The traditional forms of Christianity - the main denominations or churches, are - it seems to me - extremely brittle. They are all or nothing, unreformable without starting a collapse leading-to destruction - they lead to, and seem to require, hardness among those who administer them.
Unfortunately, this characteristic brittle-hardness and imposition upon the individual is, I firmly believe, intrinsically and irreducibly anti-Christian.
So that, while we might say that overall and on average, many or most traditionalist churches have been - for significant periods, net-Christian (overall Christian, more than 50% Christian...); they have also had times, places and persons when they were certainly net-anti-Christian; because, whatever their practices, however 'correct' their behaviours; their motivations have been sinful.
This applies in different ways to Calvinist protestantism, Eastern Orthodoxy, Anglicanism... but the clearest example is the Roman Catholic Church.
Old style Roman Catholicism - as seen in Ireland or Spain up to the 1970s; or in parts of Britain with Irish communities such as Glasgow and Liverpool - was a sustainable religion; but it had plenty of oppressive and dead-ly aspects. Very 'school dinners'. It had strong elements of arbitrary authoritarianism, oppression, harshness...
The hope among some sincere and real Christians seems to have been that Roman Catholicism could be sweetened, warmed, made more fluid and organic... but the attempt to do this was instantly subverted into dilution, apostasy, and assimilation to secular leftist politics. So, in the late-1960s there was Vatican II implemented, the replacement of beautiful Latin with bureaucratic vernacular, an explosion of Marxism among religious orders, a release and facilitation of sexual abuse from among the radical priests; and overall less practice, less belief, less Christianity.
I feel that with the RCC it is all or nothing - to be viable it needs to be authoritarian, heavy-handed, and anti-individual; and any attempt to reform the undesirable aspects will just smash it.
This has also been the case for the other big Christian churches; although the decline has tended to be less immediately obvious than with Roman Catholics. The Church of England and international Anglican communion seems to have been unaware that it was held together mainly by the Book of Common Prayer and Authorised Version of the Bible. This was highly prescriptive, and the language was becoming less comprehensible... so from the 1920s it began incrementally destroying these unifying texts until nothing now holds the church together but its secular bureaucratic structure.
The big Nonconformist churches - such as Presbytarians, Methodists and Baptists - were known for their strict ethics, plain living, detachment from hazardous activities such as gambling, drinking, and mass media. The life was narrow and rather colourless and lacking in culture... but when the restrictions were eased, the nonconformist churches crumbled to dust; either disappearing or becoming de facto social clubs.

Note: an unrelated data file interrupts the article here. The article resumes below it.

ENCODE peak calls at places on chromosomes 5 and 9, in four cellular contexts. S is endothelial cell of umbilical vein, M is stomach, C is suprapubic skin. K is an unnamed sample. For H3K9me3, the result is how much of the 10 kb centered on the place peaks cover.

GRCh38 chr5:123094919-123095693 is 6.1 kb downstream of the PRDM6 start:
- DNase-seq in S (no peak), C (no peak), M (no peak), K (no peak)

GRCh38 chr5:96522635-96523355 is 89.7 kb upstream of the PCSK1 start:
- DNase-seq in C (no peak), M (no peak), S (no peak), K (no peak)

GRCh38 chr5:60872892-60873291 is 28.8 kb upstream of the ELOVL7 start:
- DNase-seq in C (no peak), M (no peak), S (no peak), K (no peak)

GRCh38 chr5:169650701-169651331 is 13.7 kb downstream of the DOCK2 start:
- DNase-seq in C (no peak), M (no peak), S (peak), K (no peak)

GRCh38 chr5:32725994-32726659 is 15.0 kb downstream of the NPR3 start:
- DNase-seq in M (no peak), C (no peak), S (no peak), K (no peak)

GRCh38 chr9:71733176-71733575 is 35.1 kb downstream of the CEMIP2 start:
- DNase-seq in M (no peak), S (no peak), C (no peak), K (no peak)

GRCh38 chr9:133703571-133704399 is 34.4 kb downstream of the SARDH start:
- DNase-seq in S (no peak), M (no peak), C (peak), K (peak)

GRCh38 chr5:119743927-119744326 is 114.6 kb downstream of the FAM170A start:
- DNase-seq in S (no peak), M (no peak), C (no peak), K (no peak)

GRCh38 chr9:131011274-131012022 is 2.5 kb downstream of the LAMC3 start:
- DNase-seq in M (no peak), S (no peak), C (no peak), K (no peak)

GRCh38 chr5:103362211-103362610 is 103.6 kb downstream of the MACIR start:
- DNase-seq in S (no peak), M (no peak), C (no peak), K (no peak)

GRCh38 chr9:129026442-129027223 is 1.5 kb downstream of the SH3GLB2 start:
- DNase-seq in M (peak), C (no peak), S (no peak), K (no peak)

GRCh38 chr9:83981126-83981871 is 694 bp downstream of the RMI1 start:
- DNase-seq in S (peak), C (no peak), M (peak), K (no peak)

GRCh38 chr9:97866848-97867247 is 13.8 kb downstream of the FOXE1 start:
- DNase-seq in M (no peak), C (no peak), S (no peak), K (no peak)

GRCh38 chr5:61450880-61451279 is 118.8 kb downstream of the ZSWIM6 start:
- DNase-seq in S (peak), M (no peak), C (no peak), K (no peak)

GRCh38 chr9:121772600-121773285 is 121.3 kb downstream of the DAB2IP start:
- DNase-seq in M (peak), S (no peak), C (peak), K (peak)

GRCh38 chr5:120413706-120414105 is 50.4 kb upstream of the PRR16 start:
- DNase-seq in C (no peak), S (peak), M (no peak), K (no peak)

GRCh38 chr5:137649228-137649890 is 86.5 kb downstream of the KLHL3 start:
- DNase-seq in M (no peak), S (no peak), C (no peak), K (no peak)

If this argument is true, which I believe it is (and Christian traditionalists agree that there is no such thing as reform, and that all pretended reforms are actually destruction); then it is a real problem if there is going to be no going back to the old practices. If, that is, there cannot be a return to any form of traditional religion of any kind; then Christianity is doomed...
This cannot might mean three things. 1. It might mean that, for various socio-political reasons, it is extremely improbable that the mainstream churches can, in practice, recover from their current shrunken and corrupted states... that there is just not enough to build-on; the baddies out-number and out-rank the goodies several-fold.
2. It might mean that we are now so deeply sinful that we have ceased even to want salvation, that we have come (en masse) actively to desire our own damnation and those of others; and we have entered the end times; and the world will move-into the state of general depravity that precedes the end of the earth and the second coming of Jesus.
Or, 3. which is my understanding, that 'cannot be a return' may be because God's destiny for mankind is linear and sequential, and the traditional era of a hard-brittle Christian religion is now left-behind us; and our only options are either to stay in the current phase of progressive collapse and corruption or else to move forward to some unprecedented form of Christianity - something real, devout, primary, central to life and living; and something that has never previously been seen on this earth.
To traditionalists, who identify Christianity with one or another Church, and for whom Christianity outwith that Church (or some Church) is an oxymoron (self-refuting nonsense) this is just a version of 2. - that we moderns are too sinful to want what we need.
My conviction is that - for many modern people in many modern situations - the Christian possibilities within a Church is worse than the possibilities outside. But more accurate is to say that churches are, or ought to be, secondary; most people cannot and should not depend on them primarily. When a Christianly-helpful church is available and possible, then support it; when not, get on with being a Christian on your own.
I think the best possibilities of a Christian future will depend on those who take responsibility for their own Christian faith. But the 'mechanism' by which this will take effect (if it does) will not be socio-political; but will instead be spiritual-mystical - and observable in terms of remarkable 'coincidences' and unforeseen 'luck' - due to God arranging things invisibly, in the background.
If we, each as an individual, really are pushing in the direction that divine destiny wishes us to proceed; then this is exactly what will happen. We can be sure of it.